One area where metric units have been banned in the UK is draught beer and cider. This is despite the fact that bottled or canned beer and cider is mainly available in round metric quantities. Compared with most countries the restriction of draught beer measures to pints, half pints and third of a pint is very narrow. Recently it was reported that the National Weights and Measures Laboratory has included a proposal for a two thirds of a pint beer measure – the twother – to be introduced.
This has been variously greeted as offering more choice or as an attack on the traditional pint. However the choice of metric measures has of course not been proposed. This seems extremely short-sighted and will perpetuate the problem that using pints blurs an understanding of alcohol consumption.
Beyond the traditional pint
Because drinking a “pint” is a colloquial expression for drinking a “beer” many anti-metric campaigners have tried to represent any threat to the “pint” as taking away beer itself. Put the same beer in a 500 ml or a 600 ml glass and it will taste no different from a pint; indeed most pint supporters seem not to notice that when they order a “pinte” at a British or Irish bar abroad they are actually getting half a litre.
Traditionally the mainstay of British beer has been ale with about 3-5% alcohol with pubs tied to a brewery and offering a small choice of brews. However in recent decades there have been major changes and the public has been offered a much wider range of drinks. Some free houses offer a very wide range of real ales. Many more beers from abroad are offered ranging from Czech lagers to Belgian trappist beers. More exotic British brews such as winter warmers, Christmas Ales and barley wine are offered with a considerably higher alcoholic content (6-10%) than traditional ales.
It seems strange that the new and varied beer scene is constrained by the traditional pint measures. For example if somebody wanted to put on an authentic Munich-style Oktoberfest they would want to offer one litre jugs. However this is forbidden by law. A visitor to a pub with a large selection of real ales might want to order a set of small sampler glasses rather than to choose between a few pints or drinking too much.
It is a shame our weights and measures laws make no provision for this. The picture above shows a set of eight samplers (100 ml each if I remember correctly) offering the drinker a taste of many of the beers on tap. It should be possible to sample a wide range of drinks without getting sozzled.
It seems to me that abroad there are more creative approaches to serving beer. One is a glass supporting multiple measures.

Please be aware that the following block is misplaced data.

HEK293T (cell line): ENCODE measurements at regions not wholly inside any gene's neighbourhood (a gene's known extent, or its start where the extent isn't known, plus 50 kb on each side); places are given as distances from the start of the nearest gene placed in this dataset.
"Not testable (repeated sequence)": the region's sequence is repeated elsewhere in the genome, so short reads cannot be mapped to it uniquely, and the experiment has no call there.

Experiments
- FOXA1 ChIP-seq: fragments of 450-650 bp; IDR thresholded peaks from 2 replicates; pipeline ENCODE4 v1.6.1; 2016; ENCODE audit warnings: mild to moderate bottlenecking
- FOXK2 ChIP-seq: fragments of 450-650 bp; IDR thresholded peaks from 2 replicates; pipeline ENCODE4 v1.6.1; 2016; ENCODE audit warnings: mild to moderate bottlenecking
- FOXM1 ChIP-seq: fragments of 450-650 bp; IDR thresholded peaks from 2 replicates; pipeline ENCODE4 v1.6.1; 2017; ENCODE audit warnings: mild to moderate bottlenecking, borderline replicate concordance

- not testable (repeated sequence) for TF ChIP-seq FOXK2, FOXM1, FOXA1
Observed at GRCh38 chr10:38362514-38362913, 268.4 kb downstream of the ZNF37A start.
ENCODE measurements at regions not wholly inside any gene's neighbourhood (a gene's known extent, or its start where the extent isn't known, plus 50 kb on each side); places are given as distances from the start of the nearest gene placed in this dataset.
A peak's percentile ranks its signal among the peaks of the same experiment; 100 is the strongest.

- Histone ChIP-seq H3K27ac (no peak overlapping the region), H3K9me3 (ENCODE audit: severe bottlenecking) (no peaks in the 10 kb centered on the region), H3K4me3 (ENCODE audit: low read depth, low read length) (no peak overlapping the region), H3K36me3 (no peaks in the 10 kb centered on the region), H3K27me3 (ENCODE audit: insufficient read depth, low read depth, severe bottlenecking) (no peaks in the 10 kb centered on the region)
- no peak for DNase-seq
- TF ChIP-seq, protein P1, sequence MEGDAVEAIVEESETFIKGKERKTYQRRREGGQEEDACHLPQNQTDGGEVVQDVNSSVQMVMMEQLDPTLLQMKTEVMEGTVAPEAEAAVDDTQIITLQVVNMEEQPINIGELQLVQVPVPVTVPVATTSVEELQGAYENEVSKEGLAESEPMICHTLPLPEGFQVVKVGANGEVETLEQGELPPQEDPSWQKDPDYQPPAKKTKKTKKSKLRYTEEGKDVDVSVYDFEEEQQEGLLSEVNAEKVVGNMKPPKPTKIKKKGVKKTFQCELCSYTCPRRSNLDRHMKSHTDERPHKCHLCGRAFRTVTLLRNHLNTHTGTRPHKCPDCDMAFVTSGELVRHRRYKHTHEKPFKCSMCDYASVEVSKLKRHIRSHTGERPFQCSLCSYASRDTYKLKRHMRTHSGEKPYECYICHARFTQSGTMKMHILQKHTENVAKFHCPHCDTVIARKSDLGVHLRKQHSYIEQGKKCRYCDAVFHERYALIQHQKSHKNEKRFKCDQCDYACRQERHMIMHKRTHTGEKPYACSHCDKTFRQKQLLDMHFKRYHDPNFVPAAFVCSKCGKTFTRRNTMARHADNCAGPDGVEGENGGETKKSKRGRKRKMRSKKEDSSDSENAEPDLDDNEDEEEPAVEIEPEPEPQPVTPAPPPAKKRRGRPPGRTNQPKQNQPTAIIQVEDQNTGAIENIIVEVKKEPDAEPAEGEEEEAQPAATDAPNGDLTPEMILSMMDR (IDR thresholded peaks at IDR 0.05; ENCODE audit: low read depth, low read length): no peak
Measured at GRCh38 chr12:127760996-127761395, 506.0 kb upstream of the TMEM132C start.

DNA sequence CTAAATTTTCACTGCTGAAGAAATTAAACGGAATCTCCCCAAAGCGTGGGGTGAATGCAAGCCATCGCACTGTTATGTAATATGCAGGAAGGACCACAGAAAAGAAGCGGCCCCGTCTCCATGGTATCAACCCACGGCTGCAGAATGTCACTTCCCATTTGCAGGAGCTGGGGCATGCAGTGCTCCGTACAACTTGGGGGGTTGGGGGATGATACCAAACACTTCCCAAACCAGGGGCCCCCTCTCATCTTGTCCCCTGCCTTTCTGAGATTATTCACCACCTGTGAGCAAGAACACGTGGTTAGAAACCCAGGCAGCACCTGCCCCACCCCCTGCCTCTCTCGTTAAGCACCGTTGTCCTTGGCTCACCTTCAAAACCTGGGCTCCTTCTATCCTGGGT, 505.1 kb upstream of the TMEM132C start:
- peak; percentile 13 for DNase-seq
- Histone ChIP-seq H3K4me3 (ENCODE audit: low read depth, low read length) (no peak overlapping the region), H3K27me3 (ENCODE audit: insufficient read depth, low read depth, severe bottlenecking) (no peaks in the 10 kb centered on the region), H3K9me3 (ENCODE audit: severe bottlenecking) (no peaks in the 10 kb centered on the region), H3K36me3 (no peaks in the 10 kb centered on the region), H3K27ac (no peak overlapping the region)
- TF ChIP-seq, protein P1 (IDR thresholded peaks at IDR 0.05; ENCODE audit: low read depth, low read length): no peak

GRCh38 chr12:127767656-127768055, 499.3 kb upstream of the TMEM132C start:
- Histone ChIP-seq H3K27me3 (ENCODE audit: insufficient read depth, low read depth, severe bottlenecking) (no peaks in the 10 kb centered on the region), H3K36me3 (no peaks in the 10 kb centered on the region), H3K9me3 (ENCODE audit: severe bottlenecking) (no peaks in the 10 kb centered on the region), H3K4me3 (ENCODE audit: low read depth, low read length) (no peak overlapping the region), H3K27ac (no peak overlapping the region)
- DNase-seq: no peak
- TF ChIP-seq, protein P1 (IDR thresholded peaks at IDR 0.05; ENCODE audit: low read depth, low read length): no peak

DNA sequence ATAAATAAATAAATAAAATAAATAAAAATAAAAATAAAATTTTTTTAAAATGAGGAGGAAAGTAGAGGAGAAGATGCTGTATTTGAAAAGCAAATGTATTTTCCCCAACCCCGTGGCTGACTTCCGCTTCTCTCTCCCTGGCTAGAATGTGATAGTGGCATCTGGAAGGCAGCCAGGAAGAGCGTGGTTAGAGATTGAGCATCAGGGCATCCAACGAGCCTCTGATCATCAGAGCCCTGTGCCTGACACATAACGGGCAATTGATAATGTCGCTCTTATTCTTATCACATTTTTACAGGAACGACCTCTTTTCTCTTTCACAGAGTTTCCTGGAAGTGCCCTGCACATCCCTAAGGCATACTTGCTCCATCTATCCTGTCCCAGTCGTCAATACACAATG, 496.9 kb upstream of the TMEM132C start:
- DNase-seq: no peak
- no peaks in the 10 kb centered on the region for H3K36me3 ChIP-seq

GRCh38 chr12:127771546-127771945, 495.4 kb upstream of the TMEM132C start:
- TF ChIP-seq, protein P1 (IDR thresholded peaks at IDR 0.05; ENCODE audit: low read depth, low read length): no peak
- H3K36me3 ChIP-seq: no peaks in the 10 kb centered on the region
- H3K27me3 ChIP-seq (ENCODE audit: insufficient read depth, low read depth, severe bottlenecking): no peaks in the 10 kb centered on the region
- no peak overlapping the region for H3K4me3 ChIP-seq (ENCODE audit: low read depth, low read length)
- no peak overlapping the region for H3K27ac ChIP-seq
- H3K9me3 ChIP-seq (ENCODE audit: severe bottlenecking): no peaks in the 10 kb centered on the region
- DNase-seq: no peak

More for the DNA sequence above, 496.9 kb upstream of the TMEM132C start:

In this case, the glass can be filled to either 0.33 litres or 0.4 litres – and was filled with liquid to the line!
Understanding alcohol consumption
An issue that has been ignored in discussions around beer and cider measures is the ability of the public to understand how much alcohol they are consuming. Advice is generally very opaque. For example the Times article on the “twother” states
At present a standard pint of beer contains two units of alcohol, while a high-strength premium beer has three units and a strong half has one and a half units
A unit of alcohol is one centilitre. An imperial pint is 56.8 centilitres so:
a) a pint of beer with 3.5% alcohol is 3.5% × 56.8 units = 1.99 units of alcohol
b) a pint of beer with 5.0% alcohol is 5.0% × 56.8 units = 2.84 units of alcohol
A safe level of drinking depends on both the strength of the drink and the amount consumed. Unfortunately working in pints or twothers means that working out alcohol consumption requires a calculator and a very clear head to understand.
Constrast this with a man in Munich drinking his half litre of WeiÃ?bier with 5% alcohol. He just needs to halve the 5 to know that he is drinking 2.5 units. A Dutchman drinking his 0.2 litre kleintje with 5% alcohol knows he is drinking a fifth of a litre; a fifth of 5 is 1 unit. A Belgian drinking a 0.33 litre glass of biÃ¨re trappiste with 6.9% alcohol just needs to divide 6.9 by 3 to know he is drinking 2.3 units of alcohol.
A way forward
Introducing the twother is a completely stupid idea – it’s complete twaddle! More measurement options are needed – especially for strong beers – but this one, at 37.9 centilitres, will help to continue to confuse beer drinkers about their alcohol consumption. Working with round metric numbers has the advantage the drinkers can compare prices easily with bottled or canned products and can work out their units of alcohol.
I would welcome introducing a few metric sizes such as:
half a litre – 500 ml
third of a litre – 330 ml
fifth of litre – 200 ml
tenth of a litre – 100 ml sampler
[Contributed by Roddy Urquhart]